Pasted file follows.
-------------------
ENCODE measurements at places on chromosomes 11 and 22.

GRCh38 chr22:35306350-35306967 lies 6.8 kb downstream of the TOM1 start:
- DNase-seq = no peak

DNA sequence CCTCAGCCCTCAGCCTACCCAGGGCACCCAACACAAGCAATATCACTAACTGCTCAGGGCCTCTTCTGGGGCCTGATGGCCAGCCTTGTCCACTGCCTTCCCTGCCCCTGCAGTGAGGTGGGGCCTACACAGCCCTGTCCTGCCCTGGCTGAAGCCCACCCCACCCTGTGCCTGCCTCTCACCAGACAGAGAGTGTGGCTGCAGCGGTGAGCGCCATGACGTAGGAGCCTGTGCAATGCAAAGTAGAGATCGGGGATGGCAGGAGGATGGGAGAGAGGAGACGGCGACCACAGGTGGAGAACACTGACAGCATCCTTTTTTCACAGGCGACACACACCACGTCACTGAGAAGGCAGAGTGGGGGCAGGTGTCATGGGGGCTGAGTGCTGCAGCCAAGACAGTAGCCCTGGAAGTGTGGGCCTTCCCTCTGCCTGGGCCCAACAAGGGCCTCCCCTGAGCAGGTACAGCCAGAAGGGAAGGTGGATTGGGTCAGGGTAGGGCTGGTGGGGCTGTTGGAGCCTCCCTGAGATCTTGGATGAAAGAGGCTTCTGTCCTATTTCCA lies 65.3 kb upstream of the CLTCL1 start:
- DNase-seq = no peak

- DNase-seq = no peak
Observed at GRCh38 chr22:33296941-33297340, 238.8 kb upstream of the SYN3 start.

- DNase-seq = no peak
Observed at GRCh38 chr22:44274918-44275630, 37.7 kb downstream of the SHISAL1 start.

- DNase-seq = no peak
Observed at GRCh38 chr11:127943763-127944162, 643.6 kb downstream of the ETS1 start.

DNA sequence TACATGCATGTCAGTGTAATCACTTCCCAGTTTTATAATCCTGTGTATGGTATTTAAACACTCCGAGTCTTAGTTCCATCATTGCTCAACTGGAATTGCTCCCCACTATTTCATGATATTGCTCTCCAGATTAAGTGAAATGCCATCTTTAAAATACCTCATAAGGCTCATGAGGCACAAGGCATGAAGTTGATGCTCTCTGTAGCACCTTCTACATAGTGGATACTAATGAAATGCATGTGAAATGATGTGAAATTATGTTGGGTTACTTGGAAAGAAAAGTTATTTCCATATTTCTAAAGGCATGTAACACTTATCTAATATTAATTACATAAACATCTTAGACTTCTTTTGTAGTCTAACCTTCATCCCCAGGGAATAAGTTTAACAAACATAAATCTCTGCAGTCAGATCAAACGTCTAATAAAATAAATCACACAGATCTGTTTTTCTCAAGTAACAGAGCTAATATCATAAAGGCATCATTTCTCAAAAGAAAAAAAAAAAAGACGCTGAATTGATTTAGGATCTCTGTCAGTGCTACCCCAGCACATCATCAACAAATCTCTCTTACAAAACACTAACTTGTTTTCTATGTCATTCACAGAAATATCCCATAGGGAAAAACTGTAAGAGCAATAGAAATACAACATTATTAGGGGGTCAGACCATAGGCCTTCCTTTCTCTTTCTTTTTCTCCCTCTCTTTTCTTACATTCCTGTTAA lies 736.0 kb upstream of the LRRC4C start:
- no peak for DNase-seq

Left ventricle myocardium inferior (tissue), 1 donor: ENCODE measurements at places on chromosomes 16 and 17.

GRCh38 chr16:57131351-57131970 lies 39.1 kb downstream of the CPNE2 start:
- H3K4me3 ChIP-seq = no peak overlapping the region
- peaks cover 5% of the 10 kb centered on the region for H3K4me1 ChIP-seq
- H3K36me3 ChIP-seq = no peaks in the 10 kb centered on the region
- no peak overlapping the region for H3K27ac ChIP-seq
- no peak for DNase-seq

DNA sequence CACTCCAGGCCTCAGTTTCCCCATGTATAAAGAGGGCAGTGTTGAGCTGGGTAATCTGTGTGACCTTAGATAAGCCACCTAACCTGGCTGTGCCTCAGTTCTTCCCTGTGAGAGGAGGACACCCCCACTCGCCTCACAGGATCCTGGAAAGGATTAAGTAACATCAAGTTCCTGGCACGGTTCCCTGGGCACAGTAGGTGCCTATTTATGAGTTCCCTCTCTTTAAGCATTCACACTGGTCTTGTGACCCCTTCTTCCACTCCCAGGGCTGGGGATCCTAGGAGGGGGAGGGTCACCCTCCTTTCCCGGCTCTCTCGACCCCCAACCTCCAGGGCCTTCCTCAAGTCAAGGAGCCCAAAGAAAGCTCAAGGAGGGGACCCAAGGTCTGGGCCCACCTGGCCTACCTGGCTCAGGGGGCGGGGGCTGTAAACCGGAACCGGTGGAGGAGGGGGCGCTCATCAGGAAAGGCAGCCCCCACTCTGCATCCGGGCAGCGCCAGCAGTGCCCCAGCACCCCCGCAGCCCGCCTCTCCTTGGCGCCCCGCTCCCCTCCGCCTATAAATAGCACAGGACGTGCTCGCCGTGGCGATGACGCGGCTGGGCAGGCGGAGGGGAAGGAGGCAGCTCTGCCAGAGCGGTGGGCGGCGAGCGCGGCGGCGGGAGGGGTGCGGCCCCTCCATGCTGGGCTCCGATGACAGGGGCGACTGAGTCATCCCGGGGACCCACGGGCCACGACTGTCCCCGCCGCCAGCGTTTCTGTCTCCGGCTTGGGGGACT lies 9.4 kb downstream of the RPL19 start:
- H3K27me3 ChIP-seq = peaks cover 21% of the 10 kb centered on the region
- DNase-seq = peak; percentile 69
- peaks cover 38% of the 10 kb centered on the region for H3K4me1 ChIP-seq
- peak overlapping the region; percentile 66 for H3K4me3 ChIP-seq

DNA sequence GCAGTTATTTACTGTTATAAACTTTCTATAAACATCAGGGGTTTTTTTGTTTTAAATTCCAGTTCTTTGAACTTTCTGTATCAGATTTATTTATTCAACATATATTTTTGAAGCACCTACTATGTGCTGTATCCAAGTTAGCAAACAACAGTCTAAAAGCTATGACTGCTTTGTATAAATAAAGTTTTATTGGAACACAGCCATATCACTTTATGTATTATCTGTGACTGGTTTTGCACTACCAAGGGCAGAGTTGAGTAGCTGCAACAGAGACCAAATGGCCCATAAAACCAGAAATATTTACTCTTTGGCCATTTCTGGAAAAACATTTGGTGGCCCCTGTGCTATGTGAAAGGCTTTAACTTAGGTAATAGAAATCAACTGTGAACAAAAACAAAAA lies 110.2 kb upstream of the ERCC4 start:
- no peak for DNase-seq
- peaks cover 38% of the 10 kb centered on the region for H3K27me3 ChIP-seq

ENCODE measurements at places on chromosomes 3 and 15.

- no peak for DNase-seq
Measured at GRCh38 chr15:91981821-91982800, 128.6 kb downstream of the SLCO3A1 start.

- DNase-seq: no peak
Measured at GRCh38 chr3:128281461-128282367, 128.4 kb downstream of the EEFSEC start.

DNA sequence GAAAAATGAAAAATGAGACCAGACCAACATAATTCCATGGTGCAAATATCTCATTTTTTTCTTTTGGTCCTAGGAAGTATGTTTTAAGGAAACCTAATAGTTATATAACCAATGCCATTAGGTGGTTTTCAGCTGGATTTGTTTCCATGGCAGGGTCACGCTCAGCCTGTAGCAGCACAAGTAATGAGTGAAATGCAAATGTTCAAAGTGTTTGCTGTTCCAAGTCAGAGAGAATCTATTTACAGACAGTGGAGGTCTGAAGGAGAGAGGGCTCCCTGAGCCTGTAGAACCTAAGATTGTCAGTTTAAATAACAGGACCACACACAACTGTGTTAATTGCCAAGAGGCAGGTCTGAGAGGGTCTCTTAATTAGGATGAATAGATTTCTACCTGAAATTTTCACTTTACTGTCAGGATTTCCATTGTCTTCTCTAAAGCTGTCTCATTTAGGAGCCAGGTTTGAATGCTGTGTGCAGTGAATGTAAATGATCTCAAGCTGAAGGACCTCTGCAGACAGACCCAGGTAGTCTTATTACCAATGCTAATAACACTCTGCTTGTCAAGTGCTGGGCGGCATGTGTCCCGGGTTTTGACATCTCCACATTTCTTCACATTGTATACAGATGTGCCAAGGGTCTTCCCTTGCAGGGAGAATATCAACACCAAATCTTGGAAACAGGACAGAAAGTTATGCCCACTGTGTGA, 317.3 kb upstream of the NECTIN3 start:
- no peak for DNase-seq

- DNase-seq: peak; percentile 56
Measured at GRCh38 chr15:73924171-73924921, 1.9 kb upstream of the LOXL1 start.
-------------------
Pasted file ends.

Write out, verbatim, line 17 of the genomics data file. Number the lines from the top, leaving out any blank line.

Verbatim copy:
- peaks cover 5% of the 10 kb centered on the region for H3K4me1 ChIP-seq